Before outlining the concerns that I have with Bill S-245 as written, I will briefly touch on the circumstances that led to the emergence of lost Canadians. The requirements and complexities of the first Canadian Citizenship Act of 1947, and former provisions of the current Citizenship Act, created cohorts of people who lost or never had citizenship status. They are referred to as “lost Canadians”.

To address this issue, changes to citizenship laws that came into force in 2009 and 2015 restored status or gave citizenship for the first time to the majority of lost Canadians. Before the 2009 amendments, people born abroad beyond the first generation, that is, born abroad to a Canadian parent who was also born abroad, were considered Canadian citizens at birth, but only until they turned 28 years old. This is sometimes referred to, as my colleague mentioned previously, as the “28-year rule”. If these individuals did not apply to retain their citizenship before they turned 28, they would automatically lose it. Some people were not even aware they had to meet these requirements and lost their citizenship unknowingly. These people who lost their citizenship because of this rule are often referred to as “the last cohort of the lost Canadians”. Since we began this debate in the chamber, many of them have written to me and other members of the immigration committee.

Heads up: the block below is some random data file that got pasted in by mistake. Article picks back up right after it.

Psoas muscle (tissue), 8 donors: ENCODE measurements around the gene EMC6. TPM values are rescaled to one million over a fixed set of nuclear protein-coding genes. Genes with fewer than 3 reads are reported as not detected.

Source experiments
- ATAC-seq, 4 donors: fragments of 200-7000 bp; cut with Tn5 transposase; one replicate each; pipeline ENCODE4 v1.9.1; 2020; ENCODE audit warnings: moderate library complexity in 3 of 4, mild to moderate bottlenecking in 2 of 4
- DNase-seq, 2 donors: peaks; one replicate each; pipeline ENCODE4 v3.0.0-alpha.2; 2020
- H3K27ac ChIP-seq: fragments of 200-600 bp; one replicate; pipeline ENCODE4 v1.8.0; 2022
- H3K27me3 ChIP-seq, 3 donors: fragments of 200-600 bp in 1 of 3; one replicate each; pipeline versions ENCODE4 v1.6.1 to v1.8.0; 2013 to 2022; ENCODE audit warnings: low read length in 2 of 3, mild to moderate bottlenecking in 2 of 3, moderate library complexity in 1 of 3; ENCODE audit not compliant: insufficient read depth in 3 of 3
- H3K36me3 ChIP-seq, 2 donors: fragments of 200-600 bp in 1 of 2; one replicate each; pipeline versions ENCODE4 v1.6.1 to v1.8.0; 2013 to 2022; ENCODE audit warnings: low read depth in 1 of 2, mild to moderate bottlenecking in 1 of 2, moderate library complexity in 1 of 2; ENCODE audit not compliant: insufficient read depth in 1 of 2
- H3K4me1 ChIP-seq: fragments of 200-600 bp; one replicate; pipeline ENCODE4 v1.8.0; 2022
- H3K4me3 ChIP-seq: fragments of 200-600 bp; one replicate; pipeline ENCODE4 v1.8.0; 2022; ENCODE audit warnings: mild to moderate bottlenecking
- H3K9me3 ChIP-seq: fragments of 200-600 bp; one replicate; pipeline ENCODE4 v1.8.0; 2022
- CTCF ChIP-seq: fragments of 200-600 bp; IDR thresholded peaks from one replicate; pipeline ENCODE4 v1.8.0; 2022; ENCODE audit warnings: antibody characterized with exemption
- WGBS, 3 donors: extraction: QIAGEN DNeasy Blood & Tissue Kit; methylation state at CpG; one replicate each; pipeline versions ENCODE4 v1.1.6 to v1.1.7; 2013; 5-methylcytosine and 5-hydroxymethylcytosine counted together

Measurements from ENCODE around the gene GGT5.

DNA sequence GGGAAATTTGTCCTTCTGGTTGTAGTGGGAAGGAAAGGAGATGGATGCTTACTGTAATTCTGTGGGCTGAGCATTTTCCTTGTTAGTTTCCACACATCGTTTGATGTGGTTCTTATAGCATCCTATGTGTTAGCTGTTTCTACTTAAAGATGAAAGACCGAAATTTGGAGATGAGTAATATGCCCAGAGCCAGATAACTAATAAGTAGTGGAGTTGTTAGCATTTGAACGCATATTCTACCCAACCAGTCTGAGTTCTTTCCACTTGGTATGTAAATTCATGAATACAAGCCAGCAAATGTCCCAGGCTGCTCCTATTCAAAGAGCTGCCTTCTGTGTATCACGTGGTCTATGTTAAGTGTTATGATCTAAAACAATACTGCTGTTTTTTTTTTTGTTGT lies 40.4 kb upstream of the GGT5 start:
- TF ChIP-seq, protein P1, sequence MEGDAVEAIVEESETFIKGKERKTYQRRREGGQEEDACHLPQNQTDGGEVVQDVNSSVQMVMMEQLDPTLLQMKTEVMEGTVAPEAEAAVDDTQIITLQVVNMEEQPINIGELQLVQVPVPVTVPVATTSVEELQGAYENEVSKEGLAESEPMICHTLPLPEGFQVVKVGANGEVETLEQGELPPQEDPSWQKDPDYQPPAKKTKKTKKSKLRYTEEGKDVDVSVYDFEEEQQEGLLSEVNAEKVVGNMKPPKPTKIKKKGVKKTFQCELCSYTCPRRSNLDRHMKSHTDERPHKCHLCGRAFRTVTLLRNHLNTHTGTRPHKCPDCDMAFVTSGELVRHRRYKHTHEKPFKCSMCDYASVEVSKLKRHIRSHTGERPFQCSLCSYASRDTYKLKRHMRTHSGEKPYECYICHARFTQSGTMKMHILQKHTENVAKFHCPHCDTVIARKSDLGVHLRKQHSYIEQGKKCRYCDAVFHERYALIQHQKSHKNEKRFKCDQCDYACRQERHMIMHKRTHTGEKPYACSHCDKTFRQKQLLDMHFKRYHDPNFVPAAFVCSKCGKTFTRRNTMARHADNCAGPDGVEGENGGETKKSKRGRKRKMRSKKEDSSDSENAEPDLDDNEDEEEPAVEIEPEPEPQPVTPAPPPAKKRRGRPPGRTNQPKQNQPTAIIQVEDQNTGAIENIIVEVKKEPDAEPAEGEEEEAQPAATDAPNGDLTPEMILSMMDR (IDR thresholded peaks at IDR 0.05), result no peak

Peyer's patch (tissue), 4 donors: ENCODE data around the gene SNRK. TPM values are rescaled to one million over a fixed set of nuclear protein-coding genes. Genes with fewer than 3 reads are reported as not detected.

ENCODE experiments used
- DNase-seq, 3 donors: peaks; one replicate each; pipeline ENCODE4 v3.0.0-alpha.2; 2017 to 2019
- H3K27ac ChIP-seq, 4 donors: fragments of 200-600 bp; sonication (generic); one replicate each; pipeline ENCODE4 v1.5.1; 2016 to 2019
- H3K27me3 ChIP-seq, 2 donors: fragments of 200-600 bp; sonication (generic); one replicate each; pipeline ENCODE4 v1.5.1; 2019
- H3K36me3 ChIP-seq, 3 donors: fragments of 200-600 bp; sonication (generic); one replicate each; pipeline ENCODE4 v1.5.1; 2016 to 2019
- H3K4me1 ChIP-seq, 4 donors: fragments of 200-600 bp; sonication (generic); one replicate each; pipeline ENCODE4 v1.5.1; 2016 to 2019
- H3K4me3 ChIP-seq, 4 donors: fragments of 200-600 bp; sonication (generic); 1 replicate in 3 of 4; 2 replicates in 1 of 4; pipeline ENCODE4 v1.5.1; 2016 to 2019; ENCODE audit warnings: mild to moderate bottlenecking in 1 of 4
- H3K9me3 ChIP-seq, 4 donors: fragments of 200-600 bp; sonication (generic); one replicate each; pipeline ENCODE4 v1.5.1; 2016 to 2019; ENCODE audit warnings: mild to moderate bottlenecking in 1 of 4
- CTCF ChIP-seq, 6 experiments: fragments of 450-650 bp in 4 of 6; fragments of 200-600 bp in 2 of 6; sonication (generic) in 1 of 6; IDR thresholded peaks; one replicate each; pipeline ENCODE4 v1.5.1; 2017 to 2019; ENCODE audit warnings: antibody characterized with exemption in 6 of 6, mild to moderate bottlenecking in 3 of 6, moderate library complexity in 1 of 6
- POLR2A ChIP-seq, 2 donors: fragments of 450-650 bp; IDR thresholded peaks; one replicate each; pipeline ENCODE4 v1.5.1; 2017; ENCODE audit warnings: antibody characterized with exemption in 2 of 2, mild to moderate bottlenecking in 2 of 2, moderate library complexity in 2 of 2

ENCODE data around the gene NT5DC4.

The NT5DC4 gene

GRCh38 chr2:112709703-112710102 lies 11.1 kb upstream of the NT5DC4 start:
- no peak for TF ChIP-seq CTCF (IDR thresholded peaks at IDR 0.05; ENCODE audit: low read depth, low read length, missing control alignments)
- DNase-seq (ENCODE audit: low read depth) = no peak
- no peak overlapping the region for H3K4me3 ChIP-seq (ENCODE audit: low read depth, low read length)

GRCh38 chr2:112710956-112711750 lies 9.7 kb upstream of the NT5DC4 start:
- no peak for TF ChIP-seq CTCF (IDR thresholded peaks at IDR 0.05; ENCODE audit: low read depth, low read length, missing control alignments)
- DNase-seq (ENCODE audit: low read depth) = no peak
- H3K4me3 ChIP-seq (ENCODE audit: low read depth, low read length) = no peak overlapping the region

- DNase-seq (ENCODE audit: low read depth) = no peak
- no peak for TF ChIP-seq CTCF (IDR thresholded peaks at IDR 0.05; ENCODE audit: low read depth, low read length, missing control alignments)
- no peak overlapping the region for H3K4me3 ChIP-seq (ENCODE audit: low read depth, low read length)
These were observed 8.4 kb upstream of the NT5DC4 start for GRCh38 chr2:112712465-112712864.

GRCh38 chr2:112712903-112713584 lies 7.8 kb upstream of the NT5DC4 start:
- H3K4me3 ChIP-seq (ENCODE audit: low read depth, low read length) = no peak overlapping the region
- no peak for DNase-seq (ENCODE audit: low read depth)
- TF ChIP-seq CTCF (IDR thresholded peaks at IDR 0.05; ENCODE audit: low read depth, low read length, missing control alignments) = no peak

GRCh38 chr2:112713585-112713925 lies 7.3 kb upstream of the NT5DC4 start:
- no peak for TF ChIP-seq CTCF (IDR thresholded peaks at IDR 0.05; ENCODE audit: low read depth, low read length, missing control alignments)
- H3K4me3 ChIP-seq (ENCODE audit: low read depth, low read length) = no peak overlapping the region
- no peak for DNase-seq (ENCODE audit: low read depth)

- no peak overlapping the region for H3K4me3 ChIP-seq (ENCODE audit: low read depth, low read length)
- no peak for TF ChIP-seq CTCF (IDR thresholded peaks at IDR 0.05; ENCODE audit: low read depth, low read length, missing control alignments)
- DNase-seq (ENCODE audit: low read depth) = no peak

To prevent future losses, the age 28 rule was repealed in 2009. At the same time, the law was changed to establish a clear first-generation limit to the right of automatic citizenship by descent. This means that, today, children born outside Canada to a Canadian parent are Canadian citizens from birth if they have a parent who is either born in Canada or naturalized as a Canadian citizen. Unlike the former retention provisions of the Citizenship Act, those children do not need to do anything to keep their Canadian citizenship. Those born in the second or subsequent generations abroad do not automatically become Canadians at birth. This first-generation limit is firm on who does or does not have a claim to citizenship by descent.

I would like to lean into this with a personal experience I have had with this, with my own two daughters. As is well known, I am a citizen of two countries, born Canadian but raised in Israel. At a certain point in my early adulthood, I chose to return to Israel to be with my family there. I got married and had my eldest daughter. She was born there, and upon her birth I applied for Canadian citizenship for her. Subsequently, we returned to Canada, in approximately 2008, and my second daughter was born here in Toronto, where we live today, in York Centre. She also obviously has Canadian citizenship, having been born here. However, if my eldest daughter chooses for some reason to live elsewhere in the world, such as in Israel, where she is currently living this year, and if she has children, my grandchildren will not be Canadian, even though she has lived here the majority of her life. Although her core ties to Canada are clear and well committed to, she has lost the ability to confer that citizenship onto her children as a result of the Bill C-37 change that was made under the Harper government in 2009. Ironically, if my younger daughter, who was born here, were to have children abroad, they would automatically be Canadian, as she would be able to bestow upon them what I was able to bestow upon her. Herein lie some of the problems we have been discussing as colleagues in this House.